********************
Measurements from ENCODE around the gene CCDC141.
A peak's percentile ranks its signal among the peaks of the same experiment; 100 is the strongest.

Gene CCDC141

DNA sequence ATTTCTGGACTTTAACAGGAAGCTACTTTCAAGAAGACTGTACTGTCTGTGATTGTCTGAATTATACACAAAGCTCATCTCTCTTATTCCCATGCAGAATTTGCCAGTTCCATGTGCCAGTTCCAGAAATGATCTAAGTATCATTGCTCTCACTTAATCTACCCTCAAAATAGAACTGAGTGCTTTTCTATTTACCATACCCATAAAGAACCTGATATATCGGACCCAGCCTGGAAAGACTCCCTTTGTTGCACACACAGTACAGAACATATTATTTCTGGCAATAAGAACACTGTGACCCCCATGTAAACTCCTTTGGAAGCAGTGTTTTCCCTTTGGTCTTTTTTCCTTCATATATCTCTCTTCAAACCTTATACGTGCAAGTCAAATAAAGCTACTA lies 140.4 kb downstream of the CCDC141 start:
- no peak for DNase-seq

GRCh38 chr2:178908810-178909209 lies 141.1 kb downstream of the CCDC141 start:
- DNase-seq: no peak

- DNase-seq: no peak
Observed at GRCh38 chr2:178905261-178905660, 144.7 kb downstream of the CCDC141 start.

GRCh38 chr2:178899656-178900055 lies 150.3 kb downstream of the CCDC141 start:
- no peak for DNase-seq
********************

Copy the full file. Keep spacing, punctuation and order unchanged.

Measurements from ENCODE around the gene CCDC141.
A peak's percentile ranks its signal among the peaks of the same experiment; 100 is the strongest.

Gene CCDC141

DNA sequence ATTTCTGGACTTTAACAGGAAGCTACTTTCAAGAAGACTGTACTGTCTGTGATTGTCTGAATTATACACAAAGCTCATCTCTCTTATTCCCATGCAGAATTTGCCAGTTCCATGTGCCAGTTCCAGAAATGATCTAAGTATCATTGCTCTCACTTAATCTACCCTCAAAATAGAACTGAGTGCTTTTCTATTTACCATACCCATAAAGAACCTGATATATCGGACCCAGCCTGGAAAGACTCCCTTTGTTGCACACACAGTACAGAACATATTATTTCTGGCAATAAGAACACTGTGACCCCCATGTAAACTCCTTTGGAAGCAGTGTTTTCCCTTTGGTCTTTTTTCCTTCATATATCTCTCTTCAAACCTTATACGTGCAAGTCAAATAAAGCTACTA lies 140.4 kb downstream of the CCDC141 start:
- no peak for DNase-seq

GRCh38 chr2:178908810-178909209 lies 141.1 kb downstream of the CCDC141 start:
- DNase-seq: no peak

- DNase-seq: no peak
Observed at GRCh38 chr2:178905261-178905660, 144.7 kb downstream of the CCDC141 start.

GRCh38 chr2:178899656-178900055 lies 150.3 kb downstream of the CCDC141 start:
- no peak for DNase-seq